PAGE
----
MALAYBALAY, BUKIDNON — ‘Ustadz! Ustadz! Ustadz!’ Repeated shouts pepper the air as the children call the teacher’s attention. The teacher has just asked a question, and it seems everyone wants to answer. Finally, the teacher calls out a name, and the rest of the children settle down.
IF I had to write a script for a movie on political violence, I could not come up with a better one than the ongoing live drama starring political bigwigs from the province of Abra. The assassination of Abra Congressman Luis Bersamin Jr. and his bodyguard outside a church — right after a wedding — last December 16 provides the slam-bang opening scene. Cut to assassins escaping on a motorcycle. Tracing the registration of the getaway vehicle leads to the arrest of one Rufino Panday, a former Army master sergeant, who identifies not only the assassins, but also the mastermind, who he says is Abra Governor Vicente Valera. Two weeks later comes the cinematic arrest of Governor Valera himself, shortly after he leaves the house of his alleged mistress at dawn. But of course there has to be a dramatic car chase first, and then there is the governor looking bug-eyed in a roomful of authorities and nosy media. Arrested with him are three bodyguards, and the police find in his new, hulking SUV an automatic assault rifle, six 45-caliber pistols, and a fragmentation grenade.
JUST AS I wear different hats as an activist, journalist, or trainor, depending on the task at hand, I also have to deal with layers of identity: Maranao, my tribal affiliation; Moro, my valiant ancestry; Filipino, my passport nationality; Muslim, my faith. To make matters more complicated, I am a woman in an evolving community that many say is also confused. At the very least, they say, it has to contend with three laws: the traditional and customary law, Philippine law, and Islamic law.
WE OFTEN think of the lives of military men as nothing less than exciting, and the one led by retired Brig. Gen. Raymundo Jarque does not disappoint, although it had some unexpected and confusing twists. From a young lieutenant assigned to Mindanao to face the Muslim secessionists in the 1970s, he went on to become a military commander fighting a raging communist insurgency in his home province, then a fugitive from justice seeking sanctuary among the very rebels he fought, and later a consultant to them in their peace talks with the government. Had the local film industry not been in the doldrums, there would probably have been a movie based on his action-packed life by now.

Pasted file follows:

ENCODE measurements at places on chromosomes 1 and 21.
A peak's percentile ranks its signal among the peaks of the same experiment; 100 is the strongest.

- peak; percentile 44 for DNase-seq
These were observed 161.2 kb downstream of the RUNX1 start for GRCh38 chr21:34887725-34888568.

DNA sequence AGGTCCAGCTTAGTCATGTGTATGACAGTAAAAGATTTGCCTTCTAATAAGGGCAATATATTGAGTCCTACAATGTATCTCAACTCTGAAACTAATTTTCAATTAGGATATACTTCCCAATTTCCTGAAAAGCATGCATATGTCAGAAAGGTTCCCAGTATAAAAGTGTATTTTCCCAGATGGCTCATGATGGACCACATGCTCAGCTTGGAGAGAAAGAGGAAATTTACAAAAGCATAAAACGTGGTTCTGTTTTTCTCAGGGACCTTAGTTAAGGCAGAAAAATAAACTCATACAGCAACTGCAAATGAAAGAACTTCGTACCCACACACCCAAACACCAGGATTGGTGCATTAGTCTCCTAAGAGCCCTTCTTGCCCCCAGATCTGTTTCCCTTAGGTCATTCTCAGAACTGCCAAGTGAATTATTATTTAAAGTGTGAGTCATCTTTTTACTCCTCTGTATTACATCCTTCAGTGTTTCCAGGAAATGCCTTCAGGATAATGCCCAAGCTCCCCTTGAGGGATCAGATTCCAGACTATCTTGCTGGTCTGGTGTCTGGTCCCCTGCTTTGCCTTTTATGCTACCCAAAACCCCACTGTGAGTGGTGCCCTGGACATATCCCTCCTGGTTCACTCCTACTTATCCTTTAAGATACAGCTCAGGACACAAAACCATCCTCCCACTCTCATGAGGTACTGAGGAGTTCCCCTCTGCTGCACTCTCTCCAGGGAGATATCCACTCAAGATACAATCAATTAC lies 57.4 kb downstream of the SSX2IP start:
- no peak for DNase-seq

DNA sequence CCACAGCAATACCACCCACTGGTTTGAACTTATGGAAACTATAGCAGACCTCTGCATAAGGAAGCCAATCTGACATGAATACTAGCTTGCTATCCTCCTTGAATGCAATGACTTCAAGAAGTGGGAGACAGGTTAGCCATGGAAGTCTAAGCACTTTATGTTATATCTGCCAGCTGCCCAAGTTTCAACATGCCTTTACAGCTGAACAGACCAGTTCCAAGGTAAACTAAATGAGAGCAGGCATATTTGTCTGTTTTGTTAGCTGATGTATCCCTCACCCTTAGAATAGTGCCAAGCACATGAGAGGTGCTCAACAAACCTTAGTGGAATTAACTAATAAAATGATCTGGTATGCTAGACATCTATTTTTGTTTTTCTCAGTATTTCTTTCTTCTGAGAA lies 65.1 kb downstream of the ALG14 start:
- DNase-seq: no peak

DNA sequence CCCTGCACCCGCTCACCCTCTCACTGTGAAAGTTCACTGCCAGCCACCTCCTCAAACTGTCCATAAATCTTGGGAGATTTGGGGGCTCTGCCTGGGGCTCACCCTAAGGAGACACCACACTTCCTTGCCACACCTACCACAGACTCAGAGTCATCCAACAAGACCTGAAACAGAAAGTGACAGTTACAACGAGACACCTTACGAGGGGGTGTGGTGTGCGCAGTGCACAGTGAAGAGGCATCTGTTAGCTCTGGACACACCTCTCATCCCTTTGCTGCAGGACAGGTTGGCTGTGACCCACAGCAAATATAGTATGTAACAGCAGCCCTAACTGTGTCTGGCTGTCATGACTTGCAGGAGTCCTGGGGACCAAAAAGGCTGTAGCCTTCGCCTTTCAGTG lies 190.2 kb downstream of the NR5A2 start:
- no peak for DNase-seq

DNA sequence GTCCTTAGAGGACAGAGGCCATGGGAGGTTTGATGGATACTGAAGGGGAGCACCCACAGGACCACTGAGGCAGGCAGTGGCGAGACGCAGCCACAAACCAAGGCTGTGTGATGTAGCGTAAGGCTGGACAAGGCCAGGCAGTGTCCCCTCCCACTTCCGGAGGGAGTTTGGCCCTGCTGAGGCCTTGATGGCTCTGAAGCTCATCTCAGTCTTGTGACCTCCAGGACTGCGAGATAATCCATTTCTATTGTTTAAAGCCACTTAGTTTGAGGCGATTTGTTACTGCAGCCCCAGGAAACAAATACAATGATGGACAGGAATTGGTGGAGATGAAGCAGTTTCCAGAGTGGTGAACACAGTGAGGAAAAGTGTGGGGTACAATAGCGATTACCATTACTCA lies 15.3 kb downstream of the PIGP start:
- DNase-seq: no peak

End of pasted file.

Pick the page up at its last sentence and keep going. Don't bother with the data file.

“IT WAS a little bit eerie,” Nur Misuari says, recalling that cold early morning in January 1986 when a stranger came knocking on the door of his hotel room in Madrid. On the run from the Marcos government, the chairman of the secessionist Moro National Liberation Front or MNLF was then living in Tripoli, dependent on the hospitality of the Libyan leader Muammar Khadaffi. He was in Madrid for just that night, waiting for a flight to Casablanca in Morocco, where he was to attend a meeting.
BEFORE ME was an Islamic religion studies graduate, an aleema who divorced her aleem (Islamic learned man) husband (for beating her up. She was lecturing on significant Muslim women in Islamic history. So far she had taken up the Prophet Muhammad’s wife Khadija and daughter Aisha. Today’s topic: Madina’s Umu Sulaim Rumaisa. All were women of virtue whose lives could give us insights on what a Muslim woman should aspire to.
“WHERE ARE the boys?”
Quezon City Schools Division supervisor Beth Meneses has been asking this question the past several years. On really bad days, she says, as many as one in five of the male students in the city’s high schools could be anywhere — the streets, the canteen, the mall, the computer gaming shop — but in the classroom.